On the right as you enter the church from O’Connell St, is the original lintel stone dated 1633 from the order’s first chapel in Limerick at Fish Lane. The O’Doherty family saved this stone in 1933 when the buildings in Fish Lane were knocked for new houses. The stone was kept in their stone-cutting yard until brought to the attention of the Prior, Fr Vincent Lyons in 1961. Fr Lyons bought the stone and in October 1962, it was inserted into the wall of the church.

In the porch of the church, there are two holy water fonts from the church in Creagh Lane. These holy water fonts were in Creagh Lane from 1823 until the present day church was opened in 1941. The original proposed facade (right) had two towers – due to legal issues at the time only one was built. Inside the church, there is a booksop on the left and a Pastoral Centre on the right. Also on the right is a painting of the Ascension by Thomas Collopy, a Limerick man. This painting, dated 1782, originally hung in the chapel in Creagh Lane.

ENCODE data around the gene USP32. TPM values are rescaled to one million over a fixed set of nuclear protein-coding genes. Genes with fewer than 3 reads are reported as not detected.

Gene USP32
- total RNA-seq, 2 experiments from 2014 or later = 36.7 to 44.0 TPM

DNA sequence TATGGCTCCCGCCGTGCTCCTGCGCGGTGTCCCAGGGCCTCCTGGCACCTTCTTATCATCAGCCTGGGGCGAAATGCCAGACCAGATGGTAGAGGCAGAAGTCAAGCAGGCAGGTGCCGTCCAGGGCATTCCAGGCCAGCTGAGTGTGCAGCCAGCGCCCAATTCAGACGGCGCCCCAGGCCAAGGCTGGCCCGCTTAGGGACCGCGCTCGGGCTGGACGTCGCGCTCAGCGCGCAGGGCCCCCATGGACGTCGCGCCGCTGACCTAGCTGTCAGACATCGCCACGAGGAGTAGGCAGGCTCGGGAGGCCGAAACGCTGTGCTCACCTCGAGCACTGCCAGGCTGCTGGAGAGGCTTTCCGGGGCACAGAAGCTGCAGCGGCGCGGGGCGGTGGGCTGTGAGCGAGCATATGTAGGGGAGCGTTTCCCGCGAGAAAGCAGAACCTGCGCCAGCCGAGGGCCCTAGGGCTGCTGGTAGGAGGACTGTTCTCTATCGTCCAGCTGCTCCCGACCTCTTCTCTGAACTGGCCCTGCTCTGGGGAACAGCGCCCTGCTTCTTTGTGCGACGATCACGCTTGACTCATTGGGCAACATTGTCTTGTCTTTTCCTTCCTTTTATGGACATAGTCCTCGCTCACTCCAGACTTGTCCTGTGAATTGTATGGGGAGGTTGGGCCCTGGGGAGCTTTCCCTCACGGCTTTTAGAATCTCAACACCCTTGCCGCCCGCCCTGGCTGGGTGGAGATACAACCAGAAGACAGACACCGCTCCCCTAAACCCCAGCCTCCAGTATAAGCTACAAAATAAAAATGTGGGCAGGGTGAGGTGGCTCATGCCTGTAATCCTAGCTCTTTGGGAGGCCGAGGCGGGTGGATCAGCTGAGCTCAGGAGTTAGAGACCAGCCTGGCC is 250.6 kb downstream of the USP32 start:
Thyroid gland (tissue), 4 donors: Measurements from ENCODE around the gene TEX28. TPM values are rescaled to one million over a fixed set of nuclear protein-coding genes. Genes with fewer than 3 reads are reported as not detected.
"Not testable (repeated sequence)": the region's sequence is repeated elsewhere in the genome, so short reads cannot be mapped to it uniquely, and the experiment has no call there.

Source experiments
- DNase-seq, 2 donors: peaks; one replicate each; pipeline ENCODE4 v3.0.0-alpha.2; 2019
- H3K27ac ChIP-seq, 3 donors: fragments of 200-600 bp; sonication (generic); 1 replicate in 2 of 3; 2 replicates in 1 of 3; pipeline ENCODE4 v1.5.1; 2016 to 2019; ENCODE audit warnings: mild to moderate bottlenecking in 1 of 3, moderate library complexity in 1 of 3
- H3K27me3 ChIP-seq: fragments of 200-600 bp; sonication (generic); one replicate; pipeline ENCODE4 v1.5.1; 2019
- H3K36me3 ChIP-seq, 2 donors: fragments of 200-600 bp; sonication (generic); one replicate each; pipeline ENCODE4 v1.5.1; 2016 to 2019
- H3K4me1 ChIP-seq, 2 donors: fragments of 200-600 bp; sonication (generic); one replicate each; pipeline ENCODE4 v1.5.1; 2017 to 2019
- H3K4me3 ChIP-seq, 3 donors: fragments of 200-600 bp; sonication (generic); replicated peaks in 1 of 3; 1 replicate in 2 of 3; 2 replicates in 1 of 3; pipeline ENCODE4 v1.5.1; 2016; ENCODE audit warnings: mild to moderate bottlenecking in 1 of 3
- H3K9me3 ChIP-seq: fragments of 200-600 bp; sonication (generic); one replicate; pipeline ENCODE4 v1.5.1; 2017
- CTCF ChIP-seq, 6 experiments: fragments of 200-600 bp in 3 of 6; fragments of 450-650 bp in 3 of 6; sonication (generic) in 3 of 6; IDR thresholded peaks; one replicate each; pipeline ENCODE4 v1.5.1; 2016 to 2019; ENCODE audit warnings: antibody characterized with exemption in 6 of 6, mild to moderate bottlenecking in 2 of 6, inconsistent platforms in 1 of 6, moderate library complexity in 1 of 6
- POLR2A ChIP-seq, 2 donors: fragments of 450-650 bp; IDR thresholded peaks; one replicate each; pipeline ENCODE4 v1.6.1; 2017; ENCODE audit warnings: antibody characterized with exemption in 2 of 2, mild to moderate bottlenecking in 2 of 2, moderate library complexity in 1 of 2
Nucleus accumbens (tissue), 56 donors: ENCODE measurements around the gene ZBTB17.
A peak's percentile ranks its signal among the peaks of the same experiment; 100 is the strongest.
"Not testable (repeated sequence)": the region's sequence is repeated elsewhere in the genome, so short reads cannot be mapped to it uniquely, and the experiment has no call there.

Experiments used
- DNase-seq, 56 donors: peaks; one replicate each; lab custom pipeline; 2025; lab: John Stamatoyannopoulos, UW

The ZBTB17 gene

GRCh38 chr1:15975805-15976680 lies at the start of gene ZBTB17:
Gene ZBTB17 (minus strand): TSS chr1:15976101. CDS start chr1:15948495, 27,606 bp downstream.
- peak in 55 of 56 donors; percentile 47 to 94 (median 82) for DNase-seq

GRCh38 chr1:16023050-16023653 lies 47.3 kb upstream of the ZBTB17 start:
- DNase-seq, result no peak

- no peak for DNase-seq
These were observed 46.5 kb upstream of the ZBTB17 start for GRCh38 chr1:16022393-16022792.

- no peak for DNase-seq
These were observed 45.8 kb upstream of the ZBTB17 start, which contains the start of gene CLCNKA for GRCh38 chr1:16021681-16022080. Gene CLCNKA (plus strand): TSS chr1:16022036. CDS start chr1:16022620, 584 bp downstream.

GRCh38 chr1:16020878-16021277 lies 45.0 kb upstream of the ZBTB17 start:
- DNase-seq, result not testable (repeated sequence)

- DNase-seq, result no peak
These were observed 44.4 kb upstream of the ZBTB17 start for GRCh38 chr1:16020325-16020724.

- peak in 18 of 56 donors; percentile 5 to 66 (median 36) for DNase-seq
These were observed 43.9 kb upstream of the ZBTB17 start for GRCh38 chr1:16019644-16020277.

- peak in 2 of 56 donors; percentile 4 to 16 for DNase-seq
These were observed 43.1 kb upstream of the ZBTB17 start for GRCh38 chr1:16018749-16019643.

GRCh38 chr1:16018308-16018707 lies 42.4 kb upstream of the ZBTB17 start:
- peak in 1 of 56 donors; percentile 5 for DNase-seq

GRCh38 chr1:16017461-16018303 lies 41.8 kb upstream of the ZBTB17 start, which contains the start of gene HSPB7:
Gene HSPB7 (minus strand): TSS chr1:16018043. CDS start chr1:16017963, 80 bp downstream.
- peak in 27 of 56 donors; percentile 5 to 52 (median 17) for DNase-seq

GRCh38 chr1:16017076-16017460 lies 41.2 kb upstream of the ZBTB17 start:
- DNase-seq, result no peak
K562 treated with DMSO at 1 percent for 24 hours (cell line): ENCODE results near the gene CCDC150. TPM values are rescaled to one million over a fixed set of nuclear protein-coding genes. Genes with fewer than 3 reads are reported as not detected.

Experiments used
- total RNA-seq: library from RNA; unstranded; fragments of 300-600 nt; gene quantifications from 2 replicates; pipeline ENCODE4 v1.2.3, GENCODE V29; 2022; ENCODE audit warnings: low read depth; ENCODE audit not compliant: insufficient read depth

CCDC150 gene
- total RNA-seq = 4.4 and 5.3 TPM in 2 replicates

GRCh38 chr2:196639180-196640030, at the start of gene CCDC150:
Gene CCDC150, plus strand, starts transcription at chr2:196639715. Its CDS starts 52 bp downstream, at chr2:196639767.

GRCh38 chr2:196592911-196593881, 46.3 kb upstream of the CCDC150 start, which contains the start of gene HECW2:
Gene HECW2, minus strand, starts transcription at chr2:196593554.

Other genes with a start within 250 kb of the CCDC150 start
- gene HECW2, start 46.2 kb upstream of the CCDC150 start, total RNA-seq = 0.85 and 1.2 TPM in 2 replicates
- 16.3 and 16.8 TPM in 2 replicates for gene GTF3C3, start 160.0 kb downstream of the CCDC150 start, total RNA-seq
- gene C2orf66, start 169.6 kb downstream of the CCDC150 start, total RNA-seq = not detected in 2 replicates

Interestingly… In 1998 a silver chalice was discovered in a cylinder at the back of a safe behind the high altar. According to the inscription, Dame Alice Nagle donated it to the Augustinians Sisters in Dublin in 1750.

A graveyard associated with the Augustinians is in front of the Old County Courthouse in Merchant’s Quay, Limerick. The bells of the church are believed to be originally from London. According to the story, an elderly officer was living in retirement in London and each evening he listened to the bells in a nearby church tower. Then one evening, the bells did not ring and he heard that the tower was being knocked. He bought the bells and moved to Ireland where he built a replica of the tower. Fr Larry A. Doyle heard the story and bought the bells for the new church in O’Connell St. Each of the seven bells was given a name of dedication and a prayer so that the chimes of the bells may inspire the people who heard them.